Jewellery under lockdown
A cordoned-off jewellery section, while harder lockdown was in effect.
  • After the harder part of lockdown ended, South Africans rushed out to buy jewellery and watches, one set of data shows.
  • But the pent-up demand quickly dried up – and buying slowed to a trickle relative to 2019.
  • Most analysts have predicted a slow recovery for the luxury sector, with disposable incomes hit hard, and those who have money hanging on to it.
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When the hardest part of lockdown ended, South Africans all but mobbed stores in search of the jewellery and watches they had been banned from buying due to the pandemic, a new set of numbers shows.

Then they stopped buying again.

On a same-stores basis, its NWJ jewellery chain saw a 17% increase in turnover in June, compared to the same month in 2019, JSE-listed group Luxe Holdings said in information attached to its interim results released on Monday. At the Arthur Kaplan and "World's Finest Watches" stores, the increase was 10%.

That had exceeded its expectations, the company said, after trading in such luxuries was allowed again from 1 June, after a little over two months of hard lockdown and retail restrictions.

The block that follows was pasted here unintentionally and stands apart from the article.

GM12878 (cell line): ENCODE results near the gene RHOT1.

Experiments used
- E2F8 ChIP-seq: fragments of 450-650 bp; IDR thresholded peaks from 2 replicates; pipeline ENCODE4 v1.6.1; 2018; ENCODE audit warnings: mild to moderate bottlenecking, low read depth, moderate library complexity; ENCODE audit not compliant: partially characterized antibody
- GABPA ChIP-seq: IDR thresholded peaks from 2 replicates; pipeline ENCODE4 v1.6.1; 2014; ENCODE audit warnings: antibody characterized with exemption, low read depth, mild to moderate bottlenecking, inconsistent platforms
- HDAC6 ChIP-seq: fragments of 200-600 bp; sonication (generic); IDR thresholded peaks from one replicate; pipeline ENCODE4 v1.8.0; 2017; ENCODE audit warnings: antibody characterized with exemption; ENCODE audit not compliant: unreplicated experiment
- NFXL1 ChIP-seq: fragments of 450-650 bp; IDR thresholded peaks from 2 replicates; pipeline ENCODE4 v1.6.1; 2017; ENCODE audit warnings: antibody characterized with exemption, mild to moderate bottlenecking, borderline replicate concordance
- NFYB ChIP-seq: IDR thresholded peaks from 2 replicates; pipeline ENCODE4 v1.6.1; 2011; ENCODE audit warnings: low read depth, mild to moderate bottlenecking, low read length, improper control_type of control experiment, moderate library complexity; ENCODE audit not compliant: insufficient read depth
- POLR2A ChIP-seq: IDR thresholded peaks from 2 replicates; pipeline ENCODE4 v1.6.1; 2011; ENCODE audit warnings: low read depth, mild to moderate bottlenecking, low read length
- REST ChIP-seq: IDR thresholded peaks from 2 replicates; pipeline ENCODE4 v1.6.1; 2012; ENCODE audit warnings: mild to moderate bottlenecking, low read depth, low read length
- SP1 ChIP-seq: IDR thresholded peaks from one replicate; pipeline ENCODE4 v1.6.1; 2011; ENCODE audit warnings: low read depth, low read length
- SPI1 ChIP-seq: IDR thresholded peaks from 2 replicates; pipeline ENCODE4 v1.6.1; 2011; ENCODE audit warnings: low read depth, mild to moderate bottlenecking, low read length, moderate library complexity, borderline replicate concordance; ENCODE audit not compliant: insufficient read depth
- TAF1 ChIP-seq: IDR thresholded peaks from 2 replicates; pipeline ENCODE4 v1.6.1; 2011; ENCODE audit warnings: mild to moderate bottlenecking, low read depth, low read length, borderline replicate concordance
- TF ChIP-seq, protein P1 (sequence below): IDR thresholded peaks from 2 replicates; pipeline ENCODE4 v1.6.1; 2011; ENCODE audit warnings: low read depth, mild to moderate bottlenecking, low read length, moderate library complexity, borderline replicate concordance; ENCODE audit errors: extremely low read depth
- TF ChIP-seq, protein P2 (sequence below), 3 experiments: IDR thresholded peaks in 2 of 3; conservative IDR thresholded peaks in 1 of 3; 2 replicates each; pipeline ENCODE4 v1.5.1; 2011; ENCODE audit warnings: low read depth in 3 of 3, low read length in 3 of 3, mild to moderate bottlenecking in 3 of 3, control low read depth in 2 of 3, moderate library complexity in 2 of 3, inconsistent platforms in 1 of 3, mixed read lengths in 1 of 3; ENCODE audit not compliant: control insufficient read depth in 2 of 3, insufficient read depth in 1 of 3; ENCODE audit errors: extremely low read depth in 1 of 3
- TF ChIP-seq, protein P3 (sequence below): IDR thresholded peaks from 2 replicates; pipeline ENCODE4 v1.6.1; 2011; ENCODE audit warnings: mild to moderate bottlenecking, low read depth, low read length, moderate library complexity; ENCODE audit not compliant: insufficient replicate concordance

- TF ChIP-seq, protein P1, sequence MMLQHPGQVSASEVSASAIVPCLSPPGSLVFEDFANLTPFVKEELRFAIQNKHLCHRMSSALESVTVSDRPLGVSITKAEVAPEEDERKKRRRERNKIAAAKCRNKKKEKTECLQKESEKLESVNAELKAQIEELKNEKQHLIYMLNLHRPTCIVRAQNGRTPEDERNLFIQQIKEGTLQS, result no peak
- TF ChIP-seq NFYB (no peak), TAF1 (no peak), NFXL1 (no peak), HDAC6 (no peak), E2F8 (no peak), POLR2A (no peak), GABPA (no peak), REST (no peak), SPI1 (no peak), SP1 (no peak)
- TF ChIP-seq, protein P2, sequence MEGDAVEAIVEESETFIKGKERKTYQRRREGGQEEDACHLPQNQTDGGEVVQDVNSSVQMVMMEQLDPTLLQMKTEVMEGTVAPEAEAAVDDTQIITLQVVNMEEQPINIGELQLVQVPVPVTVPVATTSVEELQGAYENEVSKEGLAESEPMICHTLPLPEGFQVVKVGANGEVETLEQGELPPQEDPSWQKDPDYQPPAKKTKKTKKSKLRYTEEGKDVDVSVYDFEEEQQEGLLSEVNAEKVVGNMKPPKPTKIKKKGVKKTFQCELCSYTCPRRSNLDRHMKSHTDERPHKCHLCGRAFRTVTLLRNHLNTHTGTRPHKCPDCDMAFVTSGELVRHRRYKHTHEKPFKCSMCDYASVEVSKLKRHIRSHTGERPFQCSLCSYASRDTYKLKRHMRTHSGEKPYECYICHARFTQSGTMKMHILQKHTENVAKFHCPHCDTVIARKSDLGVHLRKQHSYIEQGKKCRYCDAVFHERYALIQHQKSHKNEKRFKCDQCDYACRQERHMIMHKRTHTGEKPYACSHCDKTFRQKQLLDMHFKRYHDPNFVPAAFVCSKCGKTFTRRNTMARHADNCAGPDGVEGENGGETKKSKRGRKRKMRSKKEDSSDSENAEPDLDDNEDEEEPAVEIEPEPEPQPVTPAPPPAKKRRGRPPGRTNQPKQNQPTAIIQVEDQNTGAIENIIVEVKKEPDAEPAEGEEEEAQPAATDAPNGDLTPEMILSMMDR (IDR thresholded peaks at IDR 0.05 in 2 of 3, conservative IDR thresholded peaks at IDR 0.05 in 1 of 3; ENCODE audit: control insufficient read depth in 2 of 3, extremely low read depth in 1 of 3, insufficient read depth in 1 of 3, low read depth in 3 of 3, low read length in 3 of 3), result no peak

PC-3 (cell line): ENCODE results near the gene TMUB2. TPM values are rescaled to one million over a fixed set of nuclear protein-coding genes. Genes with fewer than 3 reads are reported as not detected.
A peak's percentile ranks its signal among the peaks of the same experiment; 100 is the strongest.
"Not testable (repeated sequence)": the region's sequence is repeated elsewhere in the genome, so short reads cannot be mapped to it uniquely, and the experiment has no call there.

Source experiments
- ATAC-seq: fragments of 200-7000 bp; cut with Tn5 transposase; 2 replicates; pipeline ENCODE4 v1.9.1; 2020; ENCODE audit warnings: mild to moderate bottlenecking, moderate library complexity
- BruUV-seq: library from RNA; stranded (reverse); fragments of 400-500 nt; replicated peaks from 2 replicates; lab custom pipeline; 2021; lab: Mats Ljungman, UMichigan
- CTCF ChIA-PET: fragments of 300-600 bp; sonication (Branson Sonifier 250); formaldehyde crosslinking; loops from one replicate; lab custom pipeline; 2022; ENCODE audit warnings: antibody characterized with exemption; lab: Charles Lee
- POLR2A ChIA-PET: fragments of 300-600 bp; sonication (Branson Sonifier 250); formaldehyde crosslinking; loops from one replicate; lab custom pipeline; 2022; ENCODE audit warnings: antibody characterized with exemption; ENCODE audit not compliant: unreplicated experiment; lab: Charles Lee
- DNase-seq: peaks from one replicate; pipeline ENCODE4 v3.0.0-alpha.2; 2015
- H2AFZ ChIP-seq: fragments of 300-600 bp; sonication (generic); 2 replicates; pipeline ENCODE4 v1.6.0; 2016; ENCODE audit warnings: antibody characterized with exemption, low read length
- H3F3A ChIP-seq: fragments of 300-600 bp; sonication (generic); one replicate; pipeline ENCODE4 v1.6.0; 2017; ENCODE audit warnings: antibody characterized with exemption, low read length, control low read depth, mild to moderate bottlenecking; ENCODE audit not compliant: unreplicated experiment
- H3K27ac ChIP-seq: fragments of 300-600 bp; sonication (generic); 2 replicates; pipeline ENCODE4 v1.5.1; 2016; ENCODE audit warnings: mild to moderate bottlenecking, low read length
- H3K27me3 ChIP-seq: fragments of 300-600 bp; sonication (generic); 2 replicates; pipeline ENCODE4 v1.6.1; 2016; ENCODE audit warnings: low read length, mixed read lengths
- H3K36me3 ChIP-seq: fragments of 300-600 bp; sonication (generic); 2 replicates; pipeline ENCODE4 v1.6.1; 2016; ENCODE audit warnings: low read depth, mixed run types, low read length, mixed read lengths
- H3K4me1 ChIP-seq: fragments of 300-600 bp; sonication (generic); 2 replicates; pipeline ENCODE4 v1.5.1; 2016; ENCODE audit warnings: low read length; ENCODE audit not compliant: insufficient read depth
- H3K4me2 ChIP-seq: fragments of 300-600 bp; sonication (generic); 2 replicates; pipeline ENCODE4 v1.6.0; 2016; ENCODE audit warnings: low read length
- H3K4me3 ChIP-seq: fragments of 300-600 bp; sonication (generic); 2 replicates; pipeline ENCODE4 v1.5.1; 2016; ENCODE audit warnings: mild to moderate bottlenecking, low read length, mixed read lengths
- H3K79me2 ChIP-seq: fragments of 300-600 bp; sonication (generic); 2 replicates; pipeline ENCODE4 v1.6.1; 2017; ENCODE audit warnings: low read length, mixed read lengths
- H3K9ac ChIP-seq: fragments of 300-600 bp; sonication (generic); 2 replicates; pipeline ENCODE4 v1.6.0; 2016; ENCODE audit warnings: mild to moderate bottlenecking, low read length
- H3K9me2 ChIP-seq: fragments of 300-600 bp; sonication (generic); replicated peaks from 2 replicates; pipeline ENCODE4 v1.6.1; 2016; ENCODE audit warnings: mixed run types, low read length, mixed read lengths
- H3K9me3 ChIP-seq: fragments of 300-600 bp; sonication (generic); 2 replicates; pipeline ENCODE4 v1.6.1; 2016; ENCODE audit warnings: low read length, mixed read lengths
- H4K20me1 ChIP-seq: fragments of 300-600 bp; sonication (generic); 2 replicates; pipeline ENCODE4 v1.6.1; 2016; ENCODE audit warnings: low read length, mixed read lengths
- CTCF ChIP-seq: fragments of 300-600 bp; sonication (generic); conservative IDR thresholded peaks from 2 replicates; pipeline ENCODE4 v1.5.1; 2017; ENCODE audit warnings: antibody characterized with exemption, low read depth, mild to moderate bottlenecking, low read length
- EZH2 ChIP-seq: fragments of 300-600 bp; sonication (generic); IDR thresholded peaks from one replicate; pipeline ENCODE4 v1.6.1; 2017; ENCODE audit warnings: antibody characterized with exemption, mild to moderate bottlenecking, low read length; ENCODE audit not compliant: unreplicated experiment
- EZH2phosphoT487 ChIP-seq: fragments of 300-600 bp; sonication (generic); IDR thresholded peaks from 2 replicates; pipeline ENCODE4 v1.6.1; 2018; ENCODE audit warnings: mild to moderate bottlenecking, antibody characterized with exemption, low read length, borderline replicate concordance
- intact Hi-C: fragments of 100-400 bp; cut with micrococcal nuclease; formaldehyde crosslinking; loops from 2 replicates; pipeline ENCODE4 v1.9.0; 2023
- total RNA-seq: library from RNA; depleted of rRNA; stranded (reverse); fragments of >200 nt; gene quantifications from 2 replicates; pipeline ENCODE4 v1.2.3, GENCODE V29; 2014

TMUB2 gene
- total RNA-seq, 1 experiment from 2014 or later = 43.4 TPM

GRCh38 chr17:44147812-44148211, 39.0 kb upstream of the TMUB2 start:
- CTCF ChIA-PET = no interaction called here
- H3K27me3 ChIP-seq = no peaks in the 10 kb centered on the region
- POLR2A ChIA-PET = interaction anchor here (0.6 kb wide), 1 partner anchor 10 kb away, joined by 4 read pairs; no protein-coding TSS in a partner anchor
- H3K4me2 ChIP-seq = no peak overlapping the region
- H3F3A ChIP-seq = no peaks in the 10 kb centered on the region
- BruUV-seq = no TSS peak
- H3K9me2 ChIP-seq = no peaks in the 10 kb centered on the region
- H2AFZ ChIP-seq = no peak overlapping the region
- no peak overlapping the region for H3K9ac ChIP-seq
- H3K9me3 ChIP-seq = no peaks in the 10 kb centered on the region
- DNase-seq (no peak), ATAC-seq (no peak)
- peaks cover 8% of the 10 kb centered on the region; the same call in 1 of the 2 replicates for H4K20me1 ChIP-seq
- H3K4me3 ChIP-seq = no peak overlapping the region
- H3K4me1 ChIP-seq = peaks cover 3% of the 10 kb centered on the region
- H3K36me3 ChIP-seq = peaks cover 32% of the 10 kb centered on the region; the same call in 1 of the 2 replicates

The effect was quite short-lived, however. Despite that healthy June, the three-month period to August saw a same-store decline of 3% at NWJ, Luxe said, while sales at Arthur Kaplan/World's Finest Watches dropped by 8%.

As the country settled into a new normal, things grew more variable. Between the two chains it recorded a 5% increase in (same-store) revenue in September, the company said – and then a drop of 4% again in October.

It is still betting on a big Black Friday and Christmas-season boost, Luxe said, but is "navigating through the new normal on a cautious basis given the considerable uncertainty and unpredictable trading patterns, coupled with a distressed consumer and footfall in the shopping centres has not returned to pre-lockdown levels."

Like everyone from clothing retailers to grocery stores, Luxe said it had found community and neighbourhood stores outperforming the big regional nodes where retail space had previously demanded a rent premium. 

Most analysts have predicted that retail sales in general, and luxury sales in particular, will recover slowly in South Africa, as the number of people with disposable income continues to shrink, and those with money continue to be cautious in spending it.

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